Arlington Downs a Success: Best Season of Racing Ever Staged in Lone Star State, Daily Racing Form, 1935-04-23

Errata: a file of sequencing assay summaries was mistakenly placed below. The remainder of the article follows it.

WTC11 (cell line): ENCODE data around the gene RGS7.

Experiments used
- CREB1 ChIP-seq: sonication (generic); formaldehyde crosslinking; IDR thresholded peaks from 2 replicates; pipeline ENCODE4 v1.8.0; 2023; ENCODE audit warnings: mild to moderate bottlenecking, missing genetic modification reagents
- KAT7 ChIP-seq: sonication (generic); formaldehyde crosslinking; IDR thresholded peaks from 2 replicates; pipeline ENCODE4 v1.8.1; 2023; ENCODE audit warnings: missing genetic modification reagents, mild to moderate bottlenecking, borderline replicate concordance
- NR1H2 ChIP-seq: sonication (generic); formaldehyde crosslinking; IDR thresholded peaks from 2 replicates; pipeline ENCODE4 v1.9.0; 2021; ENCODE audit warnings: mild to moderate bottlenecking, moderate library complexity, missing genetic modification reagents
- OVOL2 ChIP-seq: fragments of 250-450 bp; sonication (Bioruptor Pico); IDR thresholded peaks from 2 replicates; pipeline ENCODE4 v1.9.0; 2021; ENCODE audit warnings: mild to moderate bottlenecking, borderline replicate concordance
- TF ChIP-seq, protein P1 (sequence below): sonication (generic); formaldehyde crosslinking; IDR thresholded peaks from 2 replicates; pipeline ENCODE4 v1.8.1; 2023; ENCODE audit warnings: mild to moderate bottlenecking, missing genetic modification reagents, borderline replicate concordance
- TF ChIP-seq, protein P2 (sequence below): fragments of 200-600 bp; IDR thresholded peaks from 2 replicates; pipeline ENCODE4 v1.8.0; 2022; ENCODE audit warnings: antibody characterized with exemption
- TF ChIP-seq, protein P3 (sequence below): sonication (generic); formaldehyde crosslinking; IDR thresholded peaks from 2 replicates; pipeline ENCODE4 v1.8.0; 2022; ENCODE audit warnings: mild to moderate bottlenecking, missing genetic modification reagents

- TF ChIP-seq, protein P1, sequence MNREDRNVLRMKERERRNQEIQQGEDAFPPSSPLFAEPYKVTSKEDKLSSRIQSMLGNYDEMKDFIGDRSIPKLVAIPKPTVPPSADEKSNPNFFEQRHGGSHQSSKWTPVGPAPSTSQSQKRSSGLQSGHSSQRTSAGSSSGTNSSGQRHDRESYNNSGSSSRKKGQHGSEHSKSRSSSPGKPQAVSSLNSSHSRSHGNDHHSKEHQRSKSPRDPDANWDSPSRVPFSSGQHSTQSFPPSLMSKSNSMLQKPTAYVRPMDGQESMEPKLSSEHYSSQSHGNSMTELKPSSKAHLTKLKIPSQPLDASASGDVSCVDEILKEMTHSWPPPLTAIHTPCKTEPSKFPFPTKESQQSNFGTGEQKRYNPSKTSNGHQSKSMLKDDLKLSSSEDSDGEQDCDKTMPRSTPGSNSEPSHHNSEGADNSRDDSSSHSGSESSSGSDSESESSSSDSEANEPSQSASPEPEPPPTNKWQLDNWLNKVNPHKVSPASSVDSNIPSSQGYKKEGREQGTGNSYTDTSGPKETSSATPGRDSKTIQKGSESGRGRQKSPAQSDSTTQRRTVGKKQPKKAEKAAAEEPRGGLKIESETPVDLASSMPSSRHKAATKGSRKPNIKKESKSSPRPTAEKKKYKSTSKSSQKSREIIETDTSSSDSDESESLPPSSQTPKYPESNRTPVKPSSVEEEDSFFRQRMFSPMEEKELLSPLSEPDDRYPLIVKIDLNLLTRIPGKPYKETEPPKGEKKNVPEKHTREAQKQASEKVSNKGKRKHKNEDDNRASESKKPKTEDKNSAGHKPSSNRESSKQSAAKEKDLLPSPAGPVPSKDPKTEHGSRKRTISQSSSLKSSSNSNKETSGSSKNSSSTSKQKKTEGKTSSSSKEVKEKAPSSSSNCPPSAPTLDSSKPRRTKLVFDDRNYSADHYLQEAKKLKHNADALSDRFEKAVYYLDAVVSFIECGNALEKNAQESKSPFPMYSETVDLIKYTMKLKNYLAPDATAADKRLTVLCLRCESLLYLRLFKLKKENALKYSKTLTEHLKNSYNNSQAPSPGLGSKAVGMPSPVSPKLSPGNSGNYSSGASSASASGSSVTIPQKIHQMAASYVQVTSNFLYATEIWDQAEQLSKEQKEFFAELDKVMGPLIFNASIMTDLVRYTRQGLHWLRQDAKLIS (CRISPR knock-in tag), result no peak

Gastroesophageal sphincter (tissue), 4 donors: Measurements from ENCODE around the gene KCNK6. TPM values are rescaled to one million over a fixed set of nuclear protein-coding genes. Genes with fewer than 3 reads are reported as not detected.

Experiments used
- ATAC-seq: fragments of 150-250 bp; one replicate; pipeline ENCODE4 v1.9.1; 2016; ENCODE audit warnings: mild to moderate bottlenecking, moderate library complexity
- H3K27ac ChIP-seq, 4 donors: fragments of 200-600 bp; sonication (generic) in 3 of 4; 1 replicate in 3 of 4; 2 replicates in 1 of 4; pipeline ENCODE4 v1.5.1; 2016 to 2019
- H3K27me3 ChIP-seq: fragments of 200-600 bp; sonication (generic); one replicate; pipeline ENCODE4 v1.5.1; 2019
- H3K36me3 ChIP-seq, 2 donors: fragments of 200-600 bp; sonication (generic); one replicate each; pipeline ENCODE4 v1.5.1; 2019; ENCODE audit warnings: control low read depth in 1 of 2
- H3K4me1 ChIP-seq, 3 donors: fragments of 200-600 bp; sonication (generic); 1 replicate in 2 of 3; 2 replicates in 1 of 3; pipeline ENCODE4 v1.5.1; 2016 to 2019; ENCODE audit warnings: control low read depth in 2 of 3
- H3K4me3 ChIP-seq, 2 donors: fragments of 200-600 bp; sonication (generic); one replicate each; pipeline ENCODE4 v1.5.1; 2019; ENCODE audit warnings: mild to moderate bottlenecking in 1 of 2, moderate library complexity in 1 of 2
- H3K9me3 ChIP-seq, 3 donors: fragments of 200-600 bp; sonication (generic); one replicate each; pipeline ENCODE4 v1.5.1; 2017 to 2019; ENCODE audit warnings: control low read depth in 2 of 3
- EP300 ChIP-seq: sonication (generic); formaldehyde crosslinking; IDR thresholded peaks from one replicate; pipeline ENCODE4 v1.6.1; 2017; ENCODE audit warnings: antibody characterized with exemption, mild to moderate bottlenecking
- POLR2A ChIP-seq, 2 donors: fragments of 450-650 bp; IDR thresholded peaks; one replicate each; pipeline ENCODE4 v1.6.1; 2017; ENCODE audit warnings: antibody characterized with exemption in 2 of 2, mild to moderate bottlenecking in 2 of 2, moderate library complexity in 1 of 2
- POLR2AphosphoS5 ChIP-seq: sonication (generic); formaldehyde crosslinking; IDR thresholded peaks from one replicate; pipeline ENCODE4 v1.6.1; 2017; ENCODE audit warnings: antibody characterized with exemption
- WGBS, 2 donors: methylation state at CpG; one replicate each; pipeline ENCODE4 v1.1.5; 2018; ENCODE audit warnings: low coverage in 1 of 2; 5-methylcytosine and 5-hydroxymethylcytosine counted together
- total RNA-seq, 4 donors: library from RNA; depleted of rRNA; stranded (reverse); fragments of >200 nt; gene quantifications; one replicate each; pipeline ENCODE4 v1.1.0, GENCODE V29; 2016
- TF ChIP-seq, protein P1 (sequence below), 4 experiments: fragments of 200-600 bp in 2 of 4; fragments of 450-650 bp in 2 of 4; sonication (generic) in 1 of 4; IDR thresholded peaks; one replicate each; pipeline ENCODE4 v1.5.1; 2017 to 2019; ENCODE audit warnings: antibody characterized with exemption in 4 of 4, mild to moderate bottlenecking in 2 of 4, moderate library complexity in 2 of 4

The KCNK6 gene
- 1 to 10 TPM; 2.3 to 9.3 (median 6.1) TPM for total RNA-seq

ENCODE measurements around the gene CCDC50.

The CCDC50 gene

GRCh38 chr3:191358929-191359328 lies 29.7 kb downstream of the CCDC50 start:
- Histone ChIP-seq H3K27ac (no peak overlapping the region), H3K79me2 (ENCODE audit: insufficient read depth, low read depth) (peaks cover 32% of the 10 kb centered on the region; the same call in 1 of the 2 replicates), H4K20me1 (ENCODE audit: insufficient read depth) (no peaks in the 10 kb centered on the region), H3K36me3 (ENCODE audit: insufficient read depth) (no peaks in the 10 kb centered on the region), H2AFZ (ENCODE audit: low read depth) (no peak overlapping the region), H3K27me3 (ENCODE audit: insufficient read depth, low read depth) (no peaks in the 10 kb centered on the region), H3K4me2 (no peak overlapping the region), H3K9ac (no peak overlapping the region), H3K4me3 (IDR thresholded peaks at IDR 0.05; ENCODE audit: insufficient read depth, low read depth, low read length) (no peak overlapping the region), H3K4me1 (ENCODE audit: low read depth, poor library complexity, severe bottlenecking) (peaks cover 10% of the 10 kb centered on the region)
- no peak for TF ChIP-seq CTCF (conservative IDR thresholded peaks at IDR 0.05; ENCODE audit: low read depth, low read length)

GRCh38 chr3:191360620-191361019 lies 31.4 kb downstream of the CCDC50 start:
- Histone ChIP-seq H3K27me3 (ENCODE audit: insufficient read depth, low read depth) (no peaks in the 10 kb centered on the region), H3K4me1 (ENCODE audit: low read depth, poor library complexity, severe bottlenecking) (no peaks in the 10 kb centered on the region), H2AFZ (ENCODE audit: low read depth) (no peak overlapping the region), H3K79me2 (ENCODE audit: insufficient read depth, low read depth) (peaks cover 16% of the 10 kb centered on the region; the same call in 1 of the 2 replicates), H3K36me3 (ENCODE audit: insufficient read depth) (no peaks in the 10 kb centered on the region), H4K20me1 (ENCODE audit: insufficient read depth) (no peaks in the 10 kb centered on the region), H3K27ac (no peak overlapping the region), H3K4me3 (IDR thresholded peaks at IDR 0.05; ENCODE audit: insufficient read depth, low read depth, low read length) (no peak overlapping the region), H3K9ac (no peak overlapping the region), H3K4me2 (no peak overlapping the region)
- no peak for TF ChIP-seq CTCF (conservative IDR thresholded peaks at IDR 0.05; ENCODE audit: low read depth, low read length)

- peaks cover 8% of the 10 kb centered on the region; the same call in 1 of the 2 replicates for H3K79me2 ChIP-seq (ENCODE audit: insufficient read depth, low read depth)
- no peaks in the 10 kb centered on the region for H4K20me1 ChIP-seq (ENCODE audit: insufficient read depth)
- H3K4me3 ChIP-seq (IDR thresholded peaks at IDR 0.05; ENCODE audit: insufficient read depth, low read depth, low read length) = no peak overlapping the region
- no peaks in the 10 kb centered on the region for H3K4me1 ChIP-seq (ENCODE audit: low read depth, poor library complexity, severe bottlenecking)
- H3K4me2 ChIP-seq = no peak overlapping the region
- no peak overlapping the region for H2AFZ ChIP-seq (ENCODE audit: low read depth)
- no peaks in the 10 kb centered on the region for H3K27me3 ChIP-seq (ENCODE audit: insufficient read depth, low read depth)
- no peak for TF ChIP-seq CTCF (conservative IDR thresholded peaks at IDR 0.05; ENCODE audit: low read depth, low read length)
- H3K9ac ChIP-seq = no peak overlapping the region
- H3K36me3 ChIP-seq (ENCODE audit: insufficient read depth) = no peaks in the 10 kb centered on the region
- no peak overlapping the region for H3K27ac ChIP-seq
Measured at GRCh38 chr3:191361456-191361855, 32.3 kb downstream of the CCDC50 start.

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ARLINGTON DOWNS A SUCCESS Best Season of Racing Ever Staged in Lone Star State. Track to Be Resurfaced Immediately After Finish of Fair Park Meeting at Dallas. ARLINGTON, Texas, April 22. With the most successful meeting staged in Texas, since the sport revived, behind them, Guy L. and Paul Waggoner, owners of the Texas Jockey Club and Trav Daniel, resident manager, started immediate preparations for the fall season, which they hope will outrank the successful one that came to a close with the running of the Texas Derby Saturday. They stated today that either the added money of the Waggoner Handicap, the annual fall fixture, would be increased to 5,-000, or the minimum purse value would be ,000 and three stakes of ,500 added would be offered weekly. Frank Kelly, track superintendent, will" start work on the inside course as soon as the Fair Park meeting at Dallas is over. Until then many horses will remain at the Waggoner track. Sand will be imported and the track will be cut up and the sand mixed thoroughly with the old soil. Starting Kentucky Der6y week, Paul Waggoner and resident manager Daniel will visit every important race track in the country. After the running of the famous fixture, Waggoner and Daniel will proceed to Maryland for the Preakness and from there they will return to Texas. Starting their next journey that will take them to Narragansett, they expect to remain on a good will tour that will keep them away from Texas until the opening of the fall meeting at Belmont Park. "We intend to make a bid for every leading racing stable for our fall meeting," Daniel said today. "We are going to talk with the horsemen and get their views on what would be best to attract them. Myself, I am in favor of spreading the money so every stable will get a chance to compete for it. These people around here want good horses and we want to do our best in providing them with the best possible racing," concluded Daniel. Daniel said that one of the things that made the spring meeting such a success was the addition of several prominent stables. He was pleased with the Derby Day turnout, and said although the certificate handle was not as large as that of last year, it was wonderful, considering the inclement weather. The daily handle was what helped and the meeting did not solely depend on Saturdays to make it a good average. Horse cars rolled away from the Arlington Downs siding Saturday night, Sunday and today as fast as they could be loaded. The most important shipments left Sunday for Kentucky, when a seven-car special pulled out shortly before noon. It contained two cars for the Milky Way Farms Stable, two for Thomas C. Worden, Sachsenmaier and Reuter, C. A. Peck, A. Pelletieri and A. B. Letellier. A coach was attached to the special, and it was due in Louisville today. All of the Derby horses came out of their engagements in good style. Robert McGarvey was highly pleased with Whiskolos showing. "He was a little short," said McGarvey, as he supervised the loading of the Mars equines. "The horse has been going a little sore, and I did not get to do enough with him, but he will be all right for the Kentucky Derby," concluded the trainer as he led the three-year-old to his car stall. Ben Jones was forced to leave the loading of the Worden horses to his foreman, as he departed for his home at Parnell, Mo., for a hurried inspection of his stock before proceeding to Douglas Park, where the horses will be quartered. Reuter also left early so that he could be on hand for the arrival of the Texas Derby winner at Churchill Downs. Furfiber left today for Pimlico. He came out of his mishap soundly. With Roman Soldier, naturally the leader of the three-year-old division, Prince Fox appeared to hold the handicap honors at his mercy. He turned back the best of the sprinters and then carried off leading honors in the Three Ds Handicap, at a mile and one-sixteenth. He did not meet Our Count, winner of the Fort Worth and Dallas Handicap, in. the last of the three 5,000 added races, but it is doubtful if the Reigh Count gelding could have carried 120 pounds to victory over the Prince Pal gelding. Through virtue of his victory in the- Juvenile Stakes, Billie Bane was the leading two-year-old, but Empty Bottle was a strong second choice, and he added many more friends to his side with his handy score on closing day. Paul Keester, now the leading rider of America, carried off leading honors with twenty-six triumphs. His nearest rival was Lester Balaski, with twelve. Hilton Dabson, F. Fernandez and Jack Westrope tied for third honors with ten victories each. Ninety-eight claims were made during the twenty-one days, with Golden Fate changing owners for ,000. Fanfern came next when Paul Kelley gave ,500 for her. Wood-landers price tag was ,750, and Sir Thomas, Jovius, Terrier and Show Boy found new owners at a price of ,500. Polyphote and Al Neiman were the most sought after platers, the pair changing owners three times during the meeting.

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